Many travel rewards credit cards have high interest rates, Sapphire Reserve and Amex Gold included. Before you open any new credit card — especially a premium travel card with high annual fee — make sure you can pay your bills on time and in full every month to avoid paying these high interest charges.
That said, the Chase Sapphire Reserve card has a variable APR of 16.99% to 23.99% and the Amex Gold has a variable APR between 15.99% and 22.99% for purchases eligible for Pay Over Time. According to the Federal Reserve, the average APR across all credit card accounts was 14.61% in the second quarter of 2021.
The Chase Sapphire Reserve has a significantly higher annual fee at $550. The Amex Gold card has an annual fee of $250. Both are costly, but the high-value benefits they offer can go a long way in making the cost worth it — as long as you match the rewards with purchases you would have made anyway.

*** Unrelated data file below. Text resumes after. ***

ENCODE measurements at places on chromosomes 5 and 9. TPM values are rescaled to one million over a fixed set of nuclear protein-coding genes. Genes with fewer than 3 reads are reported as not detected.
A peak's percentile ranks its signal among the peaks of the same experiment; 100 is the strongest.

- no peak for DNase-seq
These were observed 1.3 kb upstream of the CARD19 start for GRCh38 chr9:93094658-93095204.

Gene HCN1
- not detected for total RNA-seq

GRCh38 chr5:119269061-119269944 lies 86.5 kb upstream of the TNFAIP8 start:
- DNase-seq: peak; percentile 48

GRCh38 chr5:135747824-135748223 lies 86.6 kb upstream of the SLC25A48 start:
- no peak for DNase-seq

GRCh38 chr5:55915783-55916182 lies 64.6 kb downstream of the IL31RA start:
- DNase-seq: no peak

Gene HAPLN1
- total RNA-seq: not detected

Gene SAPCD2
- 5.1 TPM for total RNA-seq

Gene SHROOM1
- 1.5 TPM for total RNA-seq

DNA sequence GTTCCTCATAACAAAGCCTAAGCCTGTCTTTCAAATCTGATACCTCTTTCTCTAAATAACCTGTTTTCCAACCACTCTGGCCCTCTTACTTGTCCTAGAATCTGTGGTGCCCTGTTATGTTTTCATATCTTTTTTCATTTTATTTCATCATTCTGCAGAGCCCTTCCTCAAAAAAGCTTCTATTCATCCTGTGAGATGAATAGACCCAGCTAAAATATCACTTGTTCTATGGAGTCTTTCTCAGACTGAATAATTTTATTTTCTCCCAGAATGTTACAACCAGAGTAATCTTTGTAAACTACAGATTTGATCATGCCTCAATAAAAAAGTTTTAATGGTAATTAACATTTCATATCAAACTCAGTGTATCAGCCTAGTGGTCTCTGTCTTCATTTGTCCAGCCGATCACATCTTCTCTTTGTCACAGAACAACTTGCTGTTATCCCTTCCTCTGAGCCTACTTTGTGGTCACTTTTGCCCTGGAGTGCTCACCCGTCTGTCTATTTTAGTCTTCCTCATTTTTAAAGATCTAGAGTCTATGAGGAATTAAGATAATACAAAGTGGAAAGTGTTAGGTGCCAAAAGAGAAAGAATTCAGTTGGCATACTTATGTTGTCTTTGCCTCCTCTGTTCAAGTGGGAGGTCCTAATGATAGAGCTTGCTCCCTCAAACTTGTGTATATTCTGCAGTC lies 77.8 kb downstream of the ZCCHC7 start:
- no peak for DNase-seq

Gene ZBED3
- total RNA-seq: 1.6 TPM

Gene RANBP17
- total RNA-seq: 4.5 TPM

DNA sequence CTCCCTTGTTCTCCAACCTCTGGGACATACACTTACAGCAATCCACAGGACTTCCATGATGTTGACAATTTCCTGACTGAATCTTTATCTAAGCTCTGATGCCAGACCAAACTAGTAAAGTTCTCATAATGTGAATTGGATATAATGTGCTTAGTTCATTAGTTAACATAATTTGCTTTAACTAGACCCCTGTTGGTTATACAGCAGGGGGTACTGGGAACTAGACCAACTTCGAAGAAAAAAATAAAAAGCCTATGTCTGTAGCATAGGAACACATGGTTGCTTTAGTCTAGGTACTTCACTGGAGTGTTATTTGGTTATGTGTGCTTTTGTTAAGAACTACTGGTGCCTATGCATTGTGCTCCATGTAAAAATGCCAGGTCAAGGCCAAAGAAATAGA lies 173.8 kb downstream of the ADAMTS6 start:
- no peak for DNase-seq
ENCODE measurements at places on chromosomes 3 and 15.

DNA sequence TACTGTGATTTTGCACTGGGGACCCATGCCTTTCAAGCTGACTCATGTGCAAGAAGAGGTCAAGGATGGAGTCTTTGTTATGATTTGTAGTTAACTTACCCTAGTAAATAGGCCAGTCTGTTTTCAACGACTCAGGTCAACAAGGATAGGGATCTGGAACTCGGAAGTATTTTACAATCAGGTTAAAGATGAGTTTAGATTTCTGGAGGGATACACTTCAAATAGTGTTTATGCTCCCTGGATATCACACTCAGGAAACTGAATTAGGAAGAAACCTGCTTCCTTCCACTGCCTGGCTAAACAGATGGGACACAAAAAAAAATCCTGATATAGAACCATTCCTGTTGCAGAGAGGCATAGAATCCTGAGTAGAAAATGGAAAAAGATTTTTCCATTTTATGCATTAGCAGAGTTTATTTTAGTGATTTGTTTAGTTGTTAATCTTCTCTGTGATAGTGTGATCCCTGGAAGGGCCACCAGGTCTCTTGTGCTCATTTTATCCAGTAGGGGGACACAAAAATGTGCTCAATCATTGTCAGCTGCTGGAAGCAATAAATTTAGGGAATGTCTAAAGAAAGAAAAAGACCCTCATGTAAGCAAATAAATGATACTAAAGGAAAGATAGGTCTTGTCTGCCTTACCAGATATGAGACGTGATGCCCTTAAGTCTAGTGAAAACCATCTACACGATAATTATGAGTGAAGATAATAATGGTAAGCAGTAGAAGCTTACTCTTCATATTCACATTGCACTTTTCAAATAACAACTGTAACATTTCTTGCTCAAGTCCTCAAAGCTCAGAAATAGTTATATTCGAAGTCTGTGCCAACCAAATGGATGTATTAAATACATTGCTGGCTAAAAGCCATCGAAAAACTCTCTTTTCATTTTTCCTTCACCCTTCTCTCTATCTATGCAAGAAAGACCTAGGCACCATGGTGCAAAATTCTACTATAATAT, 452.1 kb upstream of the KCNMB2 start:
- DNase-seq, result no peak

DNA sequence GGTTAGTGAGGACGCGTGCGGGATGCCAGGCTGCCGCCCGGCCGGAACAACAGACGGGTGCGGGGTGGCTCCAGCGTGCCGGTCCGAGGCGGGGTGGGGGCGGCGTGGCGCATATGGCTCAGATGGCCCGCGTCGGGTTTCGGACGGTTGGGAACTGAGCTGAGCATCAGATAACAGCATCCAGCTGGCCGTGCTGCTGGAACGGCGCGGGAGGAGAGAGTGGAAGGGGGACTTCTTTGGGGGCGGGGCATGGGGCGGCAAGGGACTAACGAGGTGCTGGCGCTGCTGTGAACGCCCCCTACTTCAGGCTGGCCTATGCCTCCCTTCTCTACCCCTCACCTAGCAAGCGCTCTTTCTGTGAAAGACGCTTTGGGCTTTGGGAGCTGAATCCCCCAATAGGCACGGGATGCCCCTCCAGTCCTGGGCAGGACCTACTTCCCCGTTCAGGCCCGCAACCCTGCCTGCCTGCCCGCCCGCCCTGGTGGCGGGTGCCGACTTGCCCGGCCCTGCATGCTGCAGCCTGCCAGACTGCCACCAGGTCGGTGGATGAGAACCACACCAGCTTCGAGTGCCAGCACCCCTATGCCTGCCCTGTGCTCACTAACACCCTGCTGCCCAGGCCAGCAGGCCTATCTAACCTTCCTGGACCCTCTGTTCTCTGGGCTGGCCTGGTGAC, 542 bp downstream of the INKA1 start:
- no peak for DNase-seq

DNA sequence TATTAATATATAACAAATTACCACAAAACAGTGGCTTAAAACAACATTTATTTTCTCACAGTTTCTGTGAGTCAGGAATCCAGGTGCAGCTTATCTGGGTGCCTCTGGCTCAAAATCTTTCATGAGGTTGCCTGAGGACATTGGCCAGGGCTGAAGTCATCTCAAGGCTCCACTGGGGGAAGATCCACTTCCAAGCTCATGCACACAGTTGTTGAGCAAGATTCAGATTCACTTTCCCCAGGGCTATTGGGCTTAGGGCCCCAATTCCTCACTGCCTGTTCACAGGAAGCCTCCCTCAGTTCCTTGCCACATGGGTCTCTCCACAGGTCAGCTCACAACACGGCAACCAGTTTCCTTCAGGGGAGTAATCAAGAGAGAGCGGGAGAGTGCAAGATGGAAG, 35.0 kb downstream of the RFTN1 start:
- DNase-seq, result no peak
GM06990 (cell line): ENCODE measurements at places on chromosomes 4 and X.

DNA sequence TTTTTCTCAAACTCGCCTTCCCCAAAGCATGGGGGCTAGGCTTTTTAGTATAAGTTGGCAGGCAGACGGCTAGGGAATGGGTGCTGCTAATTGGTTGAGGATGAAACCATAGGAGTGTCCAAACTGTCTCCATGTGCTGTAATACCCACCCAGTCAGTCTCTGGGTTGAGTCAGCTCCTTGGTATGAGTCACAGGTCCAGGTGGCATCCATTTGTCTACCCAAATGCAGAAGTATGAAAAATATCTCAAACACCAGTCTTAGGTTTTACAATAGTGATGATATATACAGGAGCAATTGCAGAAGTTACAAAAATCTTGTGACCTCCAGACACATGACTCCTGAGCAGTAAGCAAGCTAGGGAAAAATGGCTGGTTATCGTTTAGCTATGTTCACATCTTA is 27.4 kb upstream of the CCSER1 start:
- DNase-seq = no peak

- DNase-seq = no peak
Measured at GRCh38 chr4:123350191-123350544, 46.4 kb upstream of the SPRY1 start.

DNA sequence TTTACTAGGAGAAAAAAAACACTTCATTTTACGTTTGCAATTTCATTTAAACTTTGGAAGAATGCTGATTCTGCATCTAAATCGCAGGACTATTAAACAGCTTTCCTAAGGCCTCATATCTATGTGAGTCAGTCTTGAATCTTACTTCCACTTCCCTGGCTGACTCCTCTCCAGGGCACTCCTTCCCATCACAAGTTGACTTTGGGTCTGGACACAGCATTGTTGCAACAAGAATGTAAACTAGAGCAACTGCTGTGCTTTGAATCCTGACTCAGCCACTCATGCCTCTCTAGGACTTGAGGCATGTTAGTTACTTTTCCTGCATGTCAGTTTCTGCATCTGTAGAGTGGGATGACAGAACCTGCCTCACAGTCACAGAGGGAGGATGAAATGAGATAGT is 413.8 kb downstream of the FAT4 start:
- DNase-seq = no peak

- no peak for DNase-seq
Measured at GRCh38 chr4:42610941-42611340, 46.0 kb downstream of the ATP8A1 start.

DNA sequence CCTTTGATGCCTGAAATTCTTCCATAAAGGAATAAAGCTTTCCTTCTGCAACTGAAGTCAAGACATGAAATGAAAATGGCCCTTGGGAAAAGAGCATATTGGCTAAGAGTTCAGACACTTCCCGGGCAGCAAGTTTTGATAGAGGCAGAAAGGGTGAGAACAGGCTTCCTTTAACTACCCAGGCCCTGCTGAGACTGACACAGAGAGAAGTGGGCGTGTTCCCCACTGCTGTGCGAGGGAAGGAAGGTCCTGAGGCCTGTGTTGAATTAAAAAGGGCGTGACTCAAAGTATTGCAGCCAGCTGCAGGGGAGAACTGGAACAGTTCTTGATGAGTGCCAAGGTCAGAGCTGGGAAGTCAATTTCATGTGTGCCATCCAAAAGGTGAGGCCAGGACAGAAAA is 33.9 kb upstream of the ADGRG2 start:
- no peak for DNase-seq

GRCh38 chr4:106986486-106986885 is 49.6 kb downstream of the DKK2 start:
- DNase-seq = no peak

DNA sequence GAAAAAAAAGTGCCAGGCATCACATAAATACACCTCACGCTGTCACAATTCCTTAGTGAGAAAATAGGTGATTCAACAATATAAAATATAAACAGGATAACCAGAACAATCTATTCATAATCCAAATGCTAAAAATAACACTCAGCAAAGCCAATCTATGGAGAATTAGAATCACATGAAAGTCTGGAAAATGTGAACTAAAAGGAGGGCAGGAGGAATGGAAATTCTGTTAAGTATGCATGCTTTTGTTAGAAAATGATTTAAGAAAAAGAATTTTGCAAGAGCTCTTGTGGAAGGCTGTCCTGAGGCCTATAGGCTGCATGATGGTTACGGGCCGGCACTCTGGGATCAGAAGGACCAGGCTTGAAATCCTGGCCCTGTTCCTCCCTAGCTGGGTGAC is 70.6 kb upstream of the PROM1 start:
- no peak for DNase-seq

If you use the $300 annual travel credit, up to $100 fee credit towards TSA PreCheck/Global Entry applications, up to $120 in Peloton credits and up to $60 in DoorDash credits, you can make up for the $550 Sapphire Reserve annual fee with added benefits alone — before accounting for rewards value and other perks like Priority Pass membership and travel protections.
Through Dec. 31, 2021, the $300 travel credit on the Sapphire Reserve card can also be used for grocery store and gas station purchases.